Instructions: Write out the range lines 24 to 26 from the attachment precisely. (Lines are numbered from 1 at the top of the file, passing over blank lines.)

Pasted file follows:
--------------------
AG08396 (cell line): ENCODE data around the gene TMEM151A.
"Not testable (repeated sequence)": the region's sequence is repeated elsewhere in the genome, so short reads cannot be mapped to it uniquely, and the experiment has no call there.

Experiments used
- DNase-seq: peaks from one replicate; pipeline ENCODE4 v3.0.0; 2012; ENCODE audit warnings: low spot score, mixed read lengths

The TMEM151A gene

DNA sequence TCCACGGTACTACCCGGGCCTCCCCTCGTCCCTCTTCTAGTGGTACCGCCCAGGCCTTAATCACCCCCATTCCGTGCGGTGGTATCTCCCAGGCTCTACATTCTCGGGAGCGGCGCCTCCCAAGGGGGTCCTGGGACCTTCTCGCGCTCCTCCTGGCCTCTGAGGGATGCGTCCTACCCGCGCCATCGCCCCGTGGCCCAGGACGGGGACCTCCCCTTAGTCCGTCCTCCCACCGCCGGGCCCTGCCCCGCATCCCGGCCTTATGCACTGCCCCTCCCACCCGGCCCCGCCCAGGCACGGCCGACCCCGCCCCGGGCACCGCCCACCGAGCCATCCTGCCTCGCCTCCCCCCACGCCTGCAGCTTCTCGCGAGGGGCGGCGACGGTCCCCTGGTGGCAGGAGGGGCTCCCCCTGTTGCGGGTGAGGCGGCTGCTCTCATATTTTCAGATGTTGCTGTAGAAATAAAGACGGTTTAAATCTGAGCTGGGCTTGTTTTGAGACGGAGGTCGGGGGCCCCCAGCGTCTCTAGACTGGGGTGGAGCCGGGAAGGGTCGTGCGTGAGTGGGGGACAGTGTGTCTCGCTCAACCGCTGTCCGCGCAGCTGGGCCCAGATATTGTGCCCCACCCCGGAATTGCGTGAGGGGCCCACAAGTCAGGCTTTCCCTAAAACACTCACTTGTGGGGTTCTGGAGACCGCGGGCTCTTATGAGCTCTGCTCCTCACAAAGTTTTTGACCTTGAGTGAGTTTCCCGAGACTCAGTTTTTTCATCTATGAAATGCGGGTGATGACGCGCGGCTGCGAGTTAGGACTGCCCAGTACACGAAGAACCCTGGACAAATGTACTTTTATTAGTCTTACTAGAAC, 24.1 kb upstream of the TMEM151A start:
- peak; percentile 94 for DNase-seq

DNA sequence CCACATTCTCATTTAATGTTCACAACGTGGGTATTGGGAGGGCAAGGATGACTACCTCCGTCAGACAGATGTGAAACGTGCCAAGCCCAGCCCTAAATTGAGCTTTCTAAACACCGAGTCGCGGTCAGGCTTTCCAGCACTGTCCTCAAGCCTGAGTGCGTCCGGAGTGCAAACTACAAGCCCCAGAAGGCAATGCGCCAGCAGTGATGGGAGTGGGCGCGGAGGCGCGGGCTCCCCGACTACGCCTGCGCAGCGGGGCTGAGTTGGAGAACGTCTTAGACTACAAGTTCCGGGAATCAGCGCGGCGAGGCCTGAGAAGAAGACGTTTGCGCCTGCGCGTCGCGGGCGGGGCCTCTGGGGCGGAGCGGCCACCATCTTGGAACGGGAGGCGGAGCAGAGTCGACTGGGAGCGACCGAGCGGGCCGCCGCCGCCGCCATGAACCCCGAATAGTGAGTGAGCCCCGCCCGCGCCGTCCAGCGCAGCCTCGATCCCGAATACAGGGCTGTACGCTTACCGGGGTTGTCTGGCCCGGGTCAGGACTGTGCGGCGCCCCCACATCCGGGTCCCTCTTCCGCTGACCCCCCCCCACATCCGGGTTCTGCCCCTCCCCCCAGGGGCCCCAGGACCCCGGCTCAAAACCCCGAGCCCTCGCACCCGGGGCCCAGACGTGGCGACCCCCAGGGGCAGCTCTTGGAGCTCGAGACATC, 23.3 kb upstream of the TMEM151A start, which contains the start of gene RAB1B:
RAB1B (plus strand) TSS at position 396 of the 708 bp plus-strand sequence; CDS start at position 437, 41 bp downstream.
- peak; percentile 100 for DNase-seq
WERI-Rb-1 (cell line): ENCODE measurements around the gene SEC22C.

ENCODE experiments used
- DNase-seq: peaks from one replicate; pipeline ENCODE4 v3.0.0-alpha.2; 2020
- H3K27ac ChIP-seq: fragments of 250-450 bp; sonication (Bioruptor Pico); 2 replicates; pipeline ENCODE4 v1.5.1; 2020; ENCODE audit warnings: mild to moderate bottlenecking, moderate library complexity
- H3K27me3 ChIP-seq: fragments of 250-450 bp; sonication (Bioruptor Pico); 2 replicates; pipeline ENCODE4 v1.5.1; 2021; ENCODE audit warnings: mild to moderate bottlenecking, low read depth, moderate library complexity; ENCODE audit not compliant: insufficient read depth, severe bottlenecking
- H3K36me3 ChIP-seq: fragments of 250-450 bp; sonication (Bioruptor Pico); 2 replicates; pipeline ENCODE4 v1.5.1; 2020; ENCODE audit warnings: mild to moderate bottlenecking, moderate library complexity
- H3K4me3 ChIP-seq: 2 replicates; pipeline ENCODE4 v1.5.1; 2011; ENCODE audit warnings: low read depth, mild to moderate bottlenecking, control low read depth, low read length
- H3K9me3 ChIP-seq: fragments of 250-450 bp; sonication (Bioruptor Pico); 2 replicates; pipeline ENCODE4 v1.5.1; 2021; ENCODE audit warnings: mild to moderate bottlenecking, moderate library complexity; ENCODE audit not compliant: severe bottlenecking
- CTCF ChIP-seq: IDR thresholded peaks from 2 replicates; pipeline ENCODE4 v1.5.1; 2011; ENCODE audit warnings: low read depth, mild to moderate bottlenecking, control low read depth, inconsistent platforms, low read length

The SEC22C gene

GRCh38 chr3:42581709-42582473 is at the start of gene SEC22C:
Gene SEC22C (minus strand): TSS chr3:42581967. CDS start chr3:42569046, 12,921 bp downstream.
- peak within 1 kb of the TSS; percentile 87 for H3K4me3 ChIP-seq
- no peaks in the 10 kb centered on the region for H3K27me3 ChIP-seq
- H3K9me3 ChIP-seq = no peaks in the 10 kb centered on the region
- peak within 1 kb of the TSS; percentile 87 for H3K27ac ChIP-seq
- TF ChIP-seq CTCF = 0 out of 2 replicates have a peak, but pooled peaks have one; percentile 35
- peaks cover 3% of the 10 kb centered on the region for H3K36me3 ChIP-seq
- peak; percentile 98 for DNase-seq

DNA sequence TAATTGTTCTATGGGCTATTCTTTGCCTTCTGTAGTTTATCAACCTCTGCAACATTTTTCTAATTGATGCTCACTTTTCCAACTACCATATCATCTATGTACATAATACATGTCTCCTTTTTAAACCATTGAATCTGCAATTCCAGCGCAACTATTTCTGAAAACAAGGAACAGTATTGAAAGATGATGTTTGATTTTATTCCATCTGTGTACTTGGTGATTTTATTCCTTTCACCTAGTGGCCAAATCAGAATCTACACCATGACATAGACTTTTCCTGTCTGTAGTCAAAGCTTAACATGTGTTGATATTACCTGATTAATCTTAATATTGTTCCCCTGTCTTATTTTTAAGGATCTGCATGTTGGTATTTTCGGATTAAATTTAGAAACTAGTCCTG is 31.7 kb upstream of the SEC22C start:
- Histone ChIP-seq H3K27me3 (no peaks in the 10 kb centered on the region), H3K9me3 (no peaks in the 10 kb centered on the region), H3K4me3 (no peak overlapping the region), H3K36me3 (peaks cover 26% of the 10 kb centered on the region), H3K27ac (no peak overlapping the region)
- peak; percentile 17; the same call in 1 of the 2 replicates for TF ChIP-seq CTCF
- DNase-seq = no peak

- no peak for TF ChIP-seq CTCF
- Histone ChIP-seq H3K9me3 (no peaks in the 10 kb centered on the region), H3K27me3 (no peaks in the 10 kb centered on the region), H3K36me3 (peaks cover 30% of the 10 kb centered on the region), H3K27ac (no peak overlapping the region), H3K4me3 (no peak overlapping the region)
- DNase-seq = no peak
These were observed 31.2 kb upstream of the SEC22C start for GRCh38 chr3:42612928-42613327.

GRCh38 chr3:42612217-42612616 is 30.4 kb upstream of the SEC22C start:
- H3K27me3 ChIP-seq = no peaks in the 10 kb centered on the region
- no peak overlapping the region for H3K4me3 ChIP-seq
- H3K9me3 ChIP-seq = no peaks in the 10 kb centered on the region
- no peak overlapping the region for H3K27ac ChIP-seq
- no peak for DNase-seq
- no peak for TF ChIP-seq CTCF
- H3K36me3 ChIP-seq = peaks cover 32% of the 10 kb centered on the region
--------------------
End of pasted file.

- no peaks in the 10 kb centered on the region for H3K27me3 ChIP-seq
- H3K9me3 ChIP-seq = no peaks in the 10 kb centered on the region
- peak within 1 kb of the TSS; percentile 87 for H3K27ac ChIP-seq